At Avebury we dodged sheep pies to wonder at the megaliths, feeling puny beside their ancient bulk. Knowing that a crushed body had been found beneath the Barber Stone made Kid #1 and I race to touch its surface first, pressing palms against the rock to discover if we could feel some power inside. We ate lunch in a lonely pub with roof beams torn from a ship. A countryside pockmarked by barrows invited us to speak of the dead, but Stonehenge was so full of life that it was impossible to be gloomy. Kid #1 admitted that he thought the place would be ominous, the stones in their circle dark, but the sky was blue and the sun was bright ... and the circle shone radiant gray. Kid #2 sang about rocks and birds and dancing. At Salisbury cathedral we had cream tea so good my eyes watered. My spouse spotted Jude Law at the table next to us and I realized how easily she could leave me with the kids (luckily, Jude was their with his own daughter and her sports team). We glanced at Magna Carta, walked a city busy with its market day, then headed to Old Sarum ... where bright sun, grass so green it blinded, and chalky ruins of a castle touched us all the more for the Iron Age fortress they squatted upon. When we stood at the top of the wall built upon a mound built upon another mound, we thought we could see the very edge of the world.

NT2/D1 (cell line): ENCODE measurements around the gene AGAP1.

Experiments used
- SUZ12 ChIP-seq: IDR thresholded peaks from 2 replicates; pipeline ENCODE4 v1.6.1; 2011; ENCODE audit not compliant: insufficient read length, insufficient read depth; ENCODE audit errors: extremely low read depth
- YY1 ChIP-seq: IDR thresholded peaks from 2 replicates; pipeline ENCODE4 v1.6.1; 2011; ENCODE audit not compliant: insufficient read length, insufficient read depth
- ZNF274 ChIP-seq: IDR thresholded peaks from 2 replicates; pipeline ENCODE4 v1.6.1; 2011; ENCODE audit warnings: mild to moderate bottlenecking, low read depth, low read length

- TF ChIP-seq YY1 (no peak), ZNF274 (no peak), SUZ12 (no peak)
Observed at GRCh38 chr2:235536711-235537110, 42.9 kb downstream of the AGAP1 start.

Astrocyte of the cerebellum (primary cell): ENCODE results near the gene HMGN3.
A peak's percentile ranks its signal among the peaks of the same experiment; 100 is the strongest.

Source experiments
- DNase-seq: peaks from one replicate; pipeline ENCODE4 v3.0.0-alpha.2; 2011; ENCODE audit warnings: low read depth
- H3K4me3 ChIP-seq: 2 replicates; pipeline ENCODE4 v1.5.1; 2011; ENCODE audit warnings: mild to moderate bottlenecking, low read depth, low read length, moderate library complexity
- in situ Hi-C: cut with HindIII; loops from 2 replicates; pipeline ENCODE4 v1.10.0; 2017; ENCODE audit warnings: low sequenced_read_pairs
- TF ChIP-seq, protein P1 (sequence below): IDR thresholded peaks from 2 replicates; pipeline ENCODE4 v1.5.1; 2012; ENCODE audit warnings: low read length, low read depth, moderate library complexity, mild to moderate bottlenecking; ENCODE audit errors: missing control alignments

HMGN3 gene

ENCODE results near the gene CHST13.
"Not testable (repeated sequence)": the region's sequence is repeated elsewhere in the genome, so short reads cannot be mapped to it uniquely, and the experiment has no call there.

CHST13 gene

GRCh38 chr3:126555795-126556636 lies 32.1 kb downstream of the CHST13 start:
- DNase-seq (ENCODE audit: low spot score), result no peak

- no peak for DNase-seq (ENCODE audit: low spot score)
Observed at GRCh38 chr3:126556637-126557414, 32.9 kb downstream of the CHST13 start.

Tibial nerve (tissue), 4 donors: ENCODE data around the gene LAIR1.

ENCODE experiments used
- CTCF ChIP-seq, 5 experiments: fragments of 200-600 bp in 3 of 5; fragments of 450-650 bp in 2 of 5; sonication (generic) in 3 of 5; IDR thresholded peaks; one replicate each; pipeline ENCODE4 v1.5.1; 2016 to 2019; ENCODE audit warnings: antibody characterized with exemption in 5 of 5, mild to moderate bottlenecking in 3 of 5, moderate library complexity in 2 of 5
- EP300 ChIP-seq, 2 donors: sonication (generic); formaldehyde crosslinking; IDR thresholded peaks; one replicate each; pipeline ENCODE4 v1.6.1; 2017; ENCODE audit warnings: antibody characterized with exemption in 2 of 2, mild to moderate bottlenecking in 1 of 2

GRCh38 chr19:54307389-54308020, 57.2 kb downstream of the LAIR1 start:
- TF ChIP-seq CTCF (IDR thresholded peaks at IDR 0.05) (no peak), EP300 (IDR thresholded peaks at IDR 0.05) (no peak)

A fine day in Wiltshire.
[Karl, Eileen: Sorry not to weigh in on your recent, substantial posts. I've barely been on the internet, only long enough to drop this postcard and little more]